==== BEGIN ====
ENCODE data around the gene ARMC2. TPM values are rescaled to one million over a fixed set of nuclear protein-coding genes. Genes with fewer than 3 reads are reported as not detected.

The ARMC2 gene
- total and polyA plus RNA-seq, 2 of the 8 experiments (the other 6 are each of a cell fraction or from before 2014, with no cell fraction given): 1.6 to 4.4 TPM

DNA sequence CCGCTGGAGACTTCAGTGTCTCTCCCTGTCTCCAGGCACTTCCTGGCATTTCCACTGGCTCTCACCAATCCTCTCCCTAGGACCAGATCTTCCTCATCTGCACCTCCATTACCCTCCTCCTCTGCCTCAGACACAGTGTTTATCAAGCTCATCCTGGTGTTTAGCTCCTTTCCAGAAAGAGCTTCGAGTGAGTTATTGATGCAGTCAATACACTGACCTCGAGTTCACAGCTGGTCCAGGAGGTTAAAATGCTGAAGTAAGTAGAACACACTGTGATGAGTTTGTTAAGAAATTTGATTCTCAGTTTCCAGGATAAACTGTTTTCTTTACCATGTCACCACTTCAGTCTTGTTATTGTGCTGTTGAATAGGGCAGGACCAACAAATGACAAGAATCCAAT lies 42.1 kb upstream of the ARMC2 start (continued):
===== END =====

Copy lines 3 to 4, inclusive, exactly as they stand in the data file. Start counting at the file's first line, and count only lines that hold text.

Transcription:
- total and polyA plus RNA-seq, 2 of the 8 experiments (the other 6 are each of a cell fraction or from before 2014, with no cell fraction given): 1.6 to 4.4 TPM

DNA sequence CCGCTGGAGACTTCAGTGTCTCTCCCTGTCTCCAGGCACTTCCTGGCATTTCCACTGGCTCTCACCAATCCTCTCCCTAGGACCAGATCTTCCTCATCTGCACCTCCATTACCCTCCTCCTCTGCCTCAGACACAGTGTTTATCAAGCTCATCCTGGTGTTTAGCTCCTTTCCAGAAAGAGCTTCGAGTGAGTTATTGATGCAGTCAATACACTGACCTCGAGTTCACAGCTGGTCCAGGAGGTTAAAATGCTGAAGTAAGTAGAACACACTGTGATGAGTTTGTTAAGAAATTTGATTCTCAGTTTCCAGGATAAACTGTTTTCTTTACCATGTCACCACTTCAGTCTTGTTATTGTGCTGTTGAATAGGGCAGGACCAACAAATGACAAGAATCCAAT lies 42.1 kb upstream of the ARMC2 start (continued):